Legal probes would not stop Huawei from investing heavily in the U.S. because Americans needed better tech products, according to one of the top executives at the Chinese smartphone giant.
In fact, Richard Yu, chief executive of Huawei's consumer business group, said the company aimed to hold 25 percent of the global smartphone market within the next five years. And he was confident Huawei would overcome the currently combative business and intellectual property relationship between the U.S. and China to do so.
"For the U.S. consumers, they need better products and innovations," Yu told CNBC on Friday at the sidelines of Converge, a technology conference in Hong Kong hosted by the Wall Street Journal and f.ounders. "We will continue to invest in the U.S. market."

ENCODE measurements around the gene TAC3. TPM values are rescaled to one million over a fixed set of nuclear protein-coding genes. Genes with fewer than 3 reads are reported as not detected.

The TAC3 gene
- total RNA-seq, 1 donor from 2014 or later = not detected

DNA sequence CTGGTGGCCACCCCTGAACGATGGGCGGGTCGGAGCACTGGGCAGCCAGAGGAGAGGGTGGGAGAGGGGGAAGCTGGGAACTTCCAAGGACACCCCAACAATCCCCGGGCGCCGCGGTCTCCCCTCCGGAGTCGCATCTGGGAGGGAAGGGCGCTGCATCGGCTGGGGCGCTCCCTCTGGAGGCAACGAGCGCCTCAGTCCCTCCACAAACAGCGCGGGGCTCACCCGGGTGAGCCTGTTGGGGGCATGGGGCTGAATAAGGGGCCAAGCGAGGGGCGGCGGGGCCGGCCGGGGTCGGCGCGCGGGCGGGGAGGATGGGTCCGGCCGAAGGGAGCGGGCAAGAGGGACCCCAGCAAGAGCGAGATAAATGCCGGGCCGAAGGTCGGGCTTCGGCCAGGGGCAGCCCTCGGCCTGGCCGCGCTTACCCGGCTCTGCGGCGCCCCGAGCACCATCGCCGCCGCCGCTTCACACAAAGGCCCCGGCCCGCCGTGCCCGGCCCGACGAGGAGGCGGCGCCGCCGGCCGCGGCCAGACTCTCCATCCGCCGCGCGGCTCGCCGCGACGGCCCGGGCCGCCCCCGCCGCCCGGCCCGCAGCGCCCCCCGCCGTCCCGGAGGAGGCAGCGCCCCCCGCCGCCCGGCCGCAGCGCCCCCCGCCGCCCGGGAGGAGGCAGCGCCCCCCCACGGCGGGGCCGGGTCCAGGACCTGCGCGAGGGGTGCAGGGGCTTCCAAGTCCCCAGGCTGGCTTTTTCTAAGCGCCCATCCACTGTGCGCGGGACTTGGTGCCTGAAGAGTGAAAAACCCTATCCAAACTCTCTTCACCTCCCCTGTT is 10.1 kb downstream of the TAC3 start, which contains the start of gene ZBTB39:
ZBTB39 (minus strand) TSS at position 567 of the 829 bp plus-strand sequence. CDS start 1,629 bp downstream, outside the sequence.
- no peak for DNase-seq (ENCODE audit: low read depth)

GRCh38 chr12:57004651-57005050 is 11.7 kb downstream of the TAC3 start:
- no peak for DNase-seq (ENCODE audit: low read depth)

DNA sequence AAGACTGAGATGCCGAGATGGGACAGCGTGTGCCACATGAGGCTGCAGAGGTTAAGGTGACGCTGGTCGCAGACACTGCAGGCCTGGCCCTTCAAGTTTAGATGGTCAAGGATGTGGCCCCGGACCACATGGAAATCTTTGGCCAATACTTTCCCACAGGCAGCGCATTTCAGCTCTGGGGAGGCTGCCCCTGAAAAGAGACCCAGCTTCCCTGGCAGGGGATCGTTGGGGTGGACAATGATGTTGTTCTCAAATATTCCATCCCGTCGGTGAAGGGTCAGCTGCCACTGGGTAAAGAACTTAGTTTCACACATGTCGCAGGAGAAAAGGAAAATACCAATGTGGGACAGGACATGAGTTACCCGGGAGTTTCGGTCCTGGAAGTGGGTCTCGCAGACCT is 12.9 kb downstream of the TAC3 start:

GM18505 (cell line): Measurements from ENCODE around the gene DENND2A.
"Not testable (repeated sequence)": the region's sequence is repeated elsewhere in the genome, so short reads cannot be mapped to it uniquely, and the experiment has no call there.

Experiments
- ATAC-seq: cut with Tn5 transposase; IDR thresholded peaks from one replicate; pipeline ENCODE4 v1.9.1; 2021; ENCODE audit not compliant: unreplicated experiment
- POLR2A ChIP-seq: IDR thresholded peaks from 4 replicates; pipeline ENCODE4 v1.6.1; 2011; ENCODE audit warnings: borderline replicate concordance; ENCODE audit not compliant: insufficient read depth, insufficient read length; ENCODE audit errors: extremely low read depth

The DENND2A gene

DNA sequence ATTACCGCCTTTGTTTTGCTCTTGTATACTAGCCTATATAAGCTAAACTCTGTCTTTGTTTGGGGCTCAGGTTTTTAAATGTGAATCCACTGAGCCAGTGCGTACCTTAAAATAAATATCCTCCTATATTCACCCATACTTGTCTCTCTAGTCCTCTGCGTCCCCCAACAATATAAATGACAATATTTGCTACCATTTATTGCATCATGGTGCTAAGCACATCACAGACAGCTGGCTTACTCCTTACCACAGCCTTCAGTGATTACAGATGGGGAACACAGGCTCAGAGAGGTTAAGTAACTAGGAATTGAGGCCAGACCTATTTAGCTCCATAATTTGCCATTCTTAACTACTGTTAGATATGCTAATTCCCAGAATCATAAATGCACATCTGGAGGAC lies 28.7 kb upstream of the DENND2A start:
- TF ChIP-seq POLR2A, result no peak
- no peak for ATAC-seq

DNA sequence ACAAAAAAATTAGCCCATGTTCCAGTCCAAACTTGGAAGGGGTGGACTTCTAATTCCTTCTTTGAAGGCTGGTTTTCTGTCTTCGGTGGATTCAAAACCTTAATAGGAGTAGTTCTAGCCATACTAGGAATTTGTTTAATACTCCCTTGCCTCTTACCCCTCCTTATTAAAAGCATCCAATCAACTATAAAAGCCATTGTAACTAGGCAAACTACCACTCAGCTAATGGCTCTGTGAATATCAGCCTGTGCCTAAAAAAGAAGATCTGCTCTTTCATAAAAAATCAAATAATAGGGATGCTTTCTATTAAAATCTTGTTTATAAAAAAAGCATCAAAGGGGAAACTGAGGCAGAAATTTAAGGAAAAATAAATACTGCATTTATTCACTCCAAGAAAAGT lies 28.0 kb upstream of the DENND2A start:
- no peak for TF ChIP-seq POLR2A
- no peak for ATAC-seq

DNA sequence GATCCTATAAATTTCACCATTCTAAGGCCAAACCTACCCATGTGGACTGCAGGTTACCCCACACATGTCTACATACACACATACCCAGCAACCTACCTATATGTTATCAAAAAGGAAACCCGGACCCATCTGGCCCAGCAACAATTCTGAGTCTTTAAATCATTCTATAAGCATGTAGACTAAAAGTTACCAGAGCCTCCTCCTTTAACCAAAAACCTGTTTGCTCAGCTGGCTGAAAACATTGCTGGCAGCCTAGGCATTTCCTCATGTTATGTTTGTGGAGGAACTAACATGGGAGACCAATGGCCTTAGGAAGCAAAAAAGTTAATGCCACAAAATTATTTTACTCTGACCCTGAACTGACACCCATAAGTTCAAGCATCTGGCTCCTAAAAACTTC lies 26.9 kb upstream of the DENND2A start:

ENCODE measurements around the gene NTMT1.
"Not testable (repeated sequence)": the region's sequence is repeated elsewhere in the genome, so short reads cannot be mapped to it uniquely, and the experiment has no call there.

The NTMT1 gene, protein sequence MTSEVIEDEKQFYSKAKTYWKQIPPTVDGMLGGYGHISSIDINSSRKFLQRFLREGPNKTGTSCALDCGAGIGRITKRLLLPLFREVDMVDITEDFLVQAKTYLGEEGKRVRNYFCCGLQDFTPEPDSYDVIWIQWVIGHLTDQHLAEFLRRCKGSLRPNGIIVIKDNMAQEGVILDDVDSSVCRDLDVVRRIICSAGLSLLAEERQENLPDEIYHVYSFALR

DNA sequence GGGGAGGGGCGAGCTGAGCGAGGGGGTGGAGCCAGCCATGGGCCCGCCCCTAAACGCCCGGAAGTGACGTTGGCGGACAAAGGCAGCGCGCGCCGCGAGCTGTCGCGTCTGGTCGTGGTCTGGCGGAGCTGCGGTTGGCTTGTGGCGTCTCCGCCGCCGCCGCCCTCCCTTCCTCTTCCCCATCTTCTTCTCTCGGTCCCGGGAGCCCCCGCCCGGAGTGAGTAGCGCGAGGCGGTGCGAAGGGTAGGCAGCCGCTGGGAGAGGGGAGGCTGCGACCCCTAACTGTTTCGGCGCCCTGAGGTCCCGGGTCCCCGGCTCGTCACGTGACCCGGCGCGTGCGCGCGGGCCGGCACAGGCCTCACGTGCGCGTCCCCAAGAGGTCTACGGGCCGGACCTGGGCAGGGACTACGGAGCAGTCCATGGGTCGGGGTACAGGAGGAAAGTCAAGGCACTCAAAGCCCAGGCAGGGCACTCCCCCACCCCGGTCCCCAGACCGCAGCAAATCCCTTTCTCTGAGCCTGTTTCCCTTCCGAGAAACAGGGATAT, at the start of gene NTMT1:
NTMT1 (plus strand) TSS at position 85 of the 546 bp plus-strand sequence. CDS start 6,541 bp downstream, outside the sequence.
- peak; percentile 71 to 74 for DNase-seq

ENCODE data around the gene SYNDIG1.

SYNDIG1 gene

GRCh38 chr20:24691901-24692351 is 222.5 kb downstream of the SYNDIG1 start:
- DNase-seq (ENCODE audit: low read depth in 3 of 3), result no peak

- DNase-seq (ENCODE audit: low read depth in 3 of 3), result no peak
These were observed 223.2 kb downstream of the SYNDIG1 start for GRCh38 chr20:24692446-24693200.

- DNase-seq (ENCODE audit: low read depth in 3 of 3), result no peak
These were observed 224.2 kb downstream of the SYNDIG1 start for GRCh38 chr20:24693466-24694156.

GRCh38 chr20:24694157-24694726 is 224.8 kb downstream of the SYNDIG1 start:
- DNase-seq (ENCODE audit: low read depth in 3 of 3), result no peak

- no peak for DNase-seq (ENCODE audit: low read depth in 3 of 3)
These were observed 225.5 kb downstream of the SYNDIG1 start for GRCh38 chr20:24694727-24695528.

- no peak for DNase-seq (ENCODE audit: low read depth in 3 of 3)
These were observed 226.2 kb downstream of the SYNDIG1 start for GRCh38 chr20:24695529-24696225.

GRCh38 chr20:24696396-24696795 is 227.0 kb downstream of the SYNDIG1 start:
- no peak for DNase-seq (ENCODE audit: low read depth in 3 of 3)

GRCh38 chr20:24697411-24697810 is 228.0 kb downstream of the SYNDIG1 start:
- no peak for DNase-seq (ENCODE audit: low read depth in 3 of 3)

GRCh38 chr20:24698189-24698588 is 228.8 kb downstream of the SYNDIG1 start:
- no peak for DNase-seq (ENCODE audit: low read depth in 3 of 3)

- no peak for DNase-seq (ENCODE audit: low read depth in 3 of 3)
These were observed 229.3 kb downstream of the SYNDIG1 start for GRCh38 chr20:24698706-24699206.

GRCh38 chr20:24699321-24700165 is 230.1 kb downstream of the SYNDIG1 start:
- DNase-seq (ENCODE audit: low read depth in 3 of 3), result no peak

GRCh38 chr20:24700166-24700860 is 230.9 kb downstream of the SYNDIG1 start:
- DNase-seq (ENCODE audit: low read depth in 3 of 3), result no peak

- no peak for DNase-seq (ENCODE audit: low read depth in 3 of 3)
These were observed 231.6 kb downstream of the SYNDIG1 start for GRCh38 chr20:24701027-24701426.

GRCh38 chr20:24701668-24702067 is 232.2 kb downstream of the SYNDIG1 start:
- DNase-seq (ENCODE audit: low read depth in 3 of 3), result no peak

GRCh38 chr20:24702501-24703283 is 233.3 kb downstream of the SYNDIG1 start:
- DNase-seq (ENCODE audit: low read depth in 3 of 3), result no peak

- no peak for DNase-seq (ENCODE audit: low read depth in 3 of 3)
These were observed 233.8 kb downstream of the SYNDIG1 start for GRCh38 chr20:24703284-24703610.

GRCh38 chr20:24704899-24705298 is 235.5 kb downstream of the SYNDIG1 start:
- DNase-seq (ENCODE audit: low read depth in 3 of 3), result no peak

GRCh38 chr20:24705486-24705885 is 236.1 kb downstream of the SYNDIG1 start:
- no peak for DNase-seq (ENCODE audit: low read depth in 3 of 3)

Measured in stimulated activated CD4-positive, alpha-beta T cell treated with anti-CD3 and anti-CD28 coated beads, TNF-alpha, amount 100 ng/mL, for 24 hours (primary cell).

On Thursday, the New York Times reported that the U.S. Department of Commerce had demanded Huawei turn over all information regarding the export or re-export of American technology to Cuba, Iran, North Korea, Sudan and Syria. The subpoena was part of a probe into whether Huawei had broken U.S. export controls, according to the report, which noted that many of Huawei's products used U.S. components or technology.
In March, the U.S. Commerce Department accused ZTE, Huawei's smaller Chinese rival, of selling products containing U.S. technology to Iran in violation of U.S. sanctions. It gave ZTE until June 30 to cooperate on resolving the matter or face an effective ban on purchasing U.S. technology.
Although the Commerce Department has not accused Huawei of wrongdoing, the New York Times report noted that a similar ban could hurt the company's ambitious expansion plans.